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By Noah Browning
RAMALLAH, West Bank |
Sun Aug 5, 2012 4:30pm EDT
RAMALLAH, West Bank (Reuters) - A meeting of envoys from the Non-Aligned Movement due to convene in the Israeli-occupied West Bank was scrapped on Sunday after Israel refused to admit four attendees from states with which it has no diplomatic relations, Palestinian officials said.
The envoys were due to sign a declaration backing the Palestinians ahead of their planned campaign to win recognition as a state at the United Nations next month.
Israel barred the foreign ministers of Malaysia and Indonesia along with ambassadors from Cuba and Bangladesh on the grounds the four countries do not recognize the Jewish state.
Palestinian officials said the other conference guests, including the foreign ministers of Egypt and Zimbabwe, were granted clearance to attend but declined in solidarity with the barred envoys.
"The goal of this decision, which was issued at the highest political echelons in Israel, is to thwart the efforts of the Palestinian leadership to achieve more successes for the benefit of Palestinians and its efforts to end the occupation," Palestinian foreign minister Riyad al-Malki told reporters.
The Non-Aligned Movement is a diplomatic bloc founded during the Cold War to advocate the causes of the developing world.
Israel was unapologetic about its decision. "We have cleared entry for representatives of countries which have diplomatic relations with Israel and we have not cleared those which do not," said foreign ministry spokesman Yigal Palmor.
Israel controls access to the West Bank, which can be reached via the main checkpoint outside Jerusalem on the road coming up from Ben Gurion International Airport, or at the Allenby Bridge over the Jordan River, on the road from Amman.
The United Nations criticized the Israeli action, saying it undermined the interim peace agreements which entitled Palestinians to autonomy in a small part of the West Bank, called Area A.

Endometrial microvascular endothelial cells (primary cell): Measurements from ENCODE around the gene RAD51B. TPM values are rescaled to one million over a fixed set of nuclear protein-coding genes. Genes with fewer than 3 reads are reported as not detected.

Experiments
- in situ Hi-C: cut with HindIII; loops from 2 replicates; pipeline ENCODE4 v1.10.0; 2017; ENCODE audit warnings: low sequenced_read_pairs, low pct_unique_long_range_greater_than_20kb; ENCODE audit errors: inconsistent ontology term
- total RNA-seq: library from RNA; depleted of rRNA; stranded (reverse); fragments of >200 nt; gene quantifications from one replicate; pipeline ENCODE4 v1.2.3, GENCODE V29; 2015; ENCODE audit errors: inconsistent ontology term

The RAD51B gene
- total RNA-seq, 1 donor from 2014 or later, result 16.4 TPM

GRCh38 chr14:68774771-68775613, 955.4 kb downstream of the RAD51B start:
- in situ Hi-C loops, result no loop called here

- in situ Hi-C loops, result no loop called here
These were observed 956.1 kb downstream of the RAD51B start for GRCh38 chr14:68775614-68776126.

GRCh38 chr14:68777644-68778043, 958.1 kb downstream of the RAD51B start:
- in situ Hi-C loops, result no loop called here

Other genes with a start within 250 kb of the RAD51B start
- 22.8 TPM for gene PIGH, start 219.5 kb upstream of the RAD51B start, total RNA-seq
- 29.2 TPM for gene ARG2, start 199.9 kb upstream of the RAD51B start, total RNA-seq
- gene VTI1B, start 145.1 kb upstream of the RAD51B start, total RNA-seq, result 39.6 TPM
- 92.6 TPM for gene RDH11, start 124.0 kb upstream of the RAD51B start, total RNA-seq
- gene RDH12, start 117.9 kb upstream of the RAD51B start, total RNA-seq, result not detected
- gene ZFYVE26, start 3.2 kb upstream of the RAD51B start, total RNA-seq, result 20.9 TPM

"Denying the Palestinian Authority the ability to engage with members of the international community in Area A is yet another step that contradicts the credibility of the Oslo arrangements which affirm the Palestinian right of self-government," Robert Serry, U.N. Special Coordinator for the Middle East Peace Process, said in a statement.
The decision to exclude the envoys came a day after the Palestinian Authority announced it would resume its bid for statehood recognition at the United Nations, a campaign strongly opposed by Israel and the United States.
The planned drive for non-member observer status, akin to the Vatican's, would be an indirect recognition of their claims on statehood in the West Bank, East Jerusalem and Gaza Strip. It would allow them to join a number of U.N. agencies, and the International Criminal Court.
Once that status was achieved the Palestinians would pursue full U.N. membership, foreign minister Malki said on Saturday
Israel views Palestinian attempts to bolster their standing at the United Nations and in other diplomatic bodies as hostile, saying there is no substitute for direct negotiation in solving the Middle East conflict.
Hanan Ashrawi of the Palestine Liberation Organization's executive committee decried Israel's barring of envoys on Sunday, saying it "exploits its position as an occupying power to prevent Palestine from communication with the countries of the world and to isolate the Palestinian people and its institutions".
She called the Israeli decision "a blatant and crude exercise of power and a form of political siege".
Twelve envoys belonging to the Non-Aligned Movement's Palestine Commission were due to convene the meeting in the West Bank on Sunday, in advance of an annual meeting of the whole organization in Iran at the end of the month.
"Nothing constructive, to say the very least, has ever come out of this committee in the past, and now that it is going to meet in Iran under the chairmanship of Tehran, expectations could not be lower," Palmor said. Israel regards Iran as its number one enemy.
(Additional reporting by Ali Sawafta in Ramallah and Dan Williams in Jerusalem; Editing by Douglas Hamilton and Pravin Char)
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